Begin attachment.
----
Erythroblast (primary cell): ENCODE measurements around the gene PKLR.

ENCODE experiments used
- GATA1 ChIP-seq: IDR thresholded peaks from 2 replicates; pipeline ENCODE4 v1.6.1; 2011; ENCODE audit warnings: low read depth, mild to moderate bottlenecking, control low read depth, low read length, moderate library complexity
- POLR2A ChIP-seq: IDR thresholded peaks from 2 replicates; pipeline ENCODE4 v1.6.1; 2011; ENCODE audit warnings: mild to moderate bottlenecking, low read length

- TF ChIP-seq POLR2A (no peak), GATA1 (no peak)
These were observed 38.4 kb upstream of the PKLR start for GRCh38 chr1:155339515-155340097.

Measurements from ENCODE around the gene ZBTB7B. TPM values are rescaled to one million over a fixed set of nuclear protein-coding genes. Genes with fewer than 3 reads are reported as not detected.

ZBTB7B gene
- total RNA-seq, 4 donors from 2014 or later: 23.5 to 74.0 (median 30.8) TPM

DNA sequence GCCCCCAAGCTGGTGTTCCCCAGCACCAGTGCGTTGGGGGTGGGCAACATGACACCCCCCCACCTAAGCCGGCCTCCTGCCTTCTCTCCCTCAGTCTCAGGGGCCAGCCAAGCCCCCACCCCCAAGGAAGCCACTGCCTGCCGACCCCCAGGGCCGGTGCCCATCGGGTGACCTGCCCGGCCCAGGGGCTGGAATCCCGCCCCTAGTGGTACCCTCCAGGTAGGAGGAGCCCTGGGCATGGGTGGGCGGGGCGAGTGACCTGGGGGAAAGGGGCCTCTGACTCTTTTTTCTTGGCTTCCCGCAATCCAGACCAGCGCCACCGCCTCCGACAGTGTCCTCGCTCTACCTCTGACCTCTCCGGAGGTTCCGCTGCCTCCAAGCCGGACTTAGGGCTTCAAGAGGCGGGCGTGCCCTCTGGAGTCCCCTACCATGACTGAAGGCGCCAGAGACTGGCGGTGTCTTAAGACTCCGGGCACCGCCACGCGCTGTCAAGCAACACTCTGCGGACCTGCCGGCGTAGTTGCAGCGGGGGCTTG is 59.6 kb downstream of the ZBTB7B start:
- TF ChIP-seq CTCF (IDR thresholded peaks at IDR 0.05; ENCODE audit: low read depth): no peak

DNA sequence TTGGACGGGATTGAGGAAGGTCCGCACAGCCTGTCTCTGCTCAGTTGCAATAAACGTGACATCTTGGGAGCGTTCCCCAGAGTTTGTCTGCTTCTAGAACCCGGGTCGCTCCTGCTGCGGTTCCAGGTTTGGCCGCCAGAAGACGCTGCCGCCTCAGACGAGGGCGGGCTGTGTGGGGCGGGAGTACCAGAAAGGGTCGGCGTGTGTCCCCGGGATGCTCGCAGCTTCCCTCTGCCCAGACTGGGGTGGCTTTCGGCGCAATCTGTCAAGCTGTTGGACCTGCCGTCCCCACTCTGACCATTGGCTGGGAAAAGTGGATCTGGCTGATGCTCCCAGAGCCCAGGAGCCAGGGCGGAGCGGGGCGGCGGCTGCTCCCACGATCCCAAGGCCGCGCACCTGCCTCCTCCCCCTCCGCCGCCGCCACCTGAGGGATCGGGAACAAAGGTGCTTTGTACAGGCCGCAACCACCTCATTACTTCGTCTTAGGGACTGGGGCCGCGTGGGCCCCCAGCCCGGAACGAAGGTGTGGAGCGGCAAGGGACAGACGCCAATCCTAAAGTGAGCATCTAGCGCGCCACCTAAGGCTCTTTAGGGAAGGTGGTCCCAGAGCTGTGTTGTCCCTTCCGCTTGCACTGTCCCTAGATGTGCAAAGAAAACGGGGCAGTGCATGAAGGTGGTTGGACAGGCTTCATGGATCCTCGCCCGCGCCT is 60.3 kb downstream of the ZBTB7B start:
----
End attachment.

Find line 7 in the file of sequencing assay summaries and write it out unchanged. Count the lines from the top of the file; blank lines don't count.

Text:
Measurements from ENCODE around the gene ZBTB7B. TPM values are rescaled to one million over a fixed set of nuclear protein-coding genes. Genes with fewer than 3 reads are reported as not detected.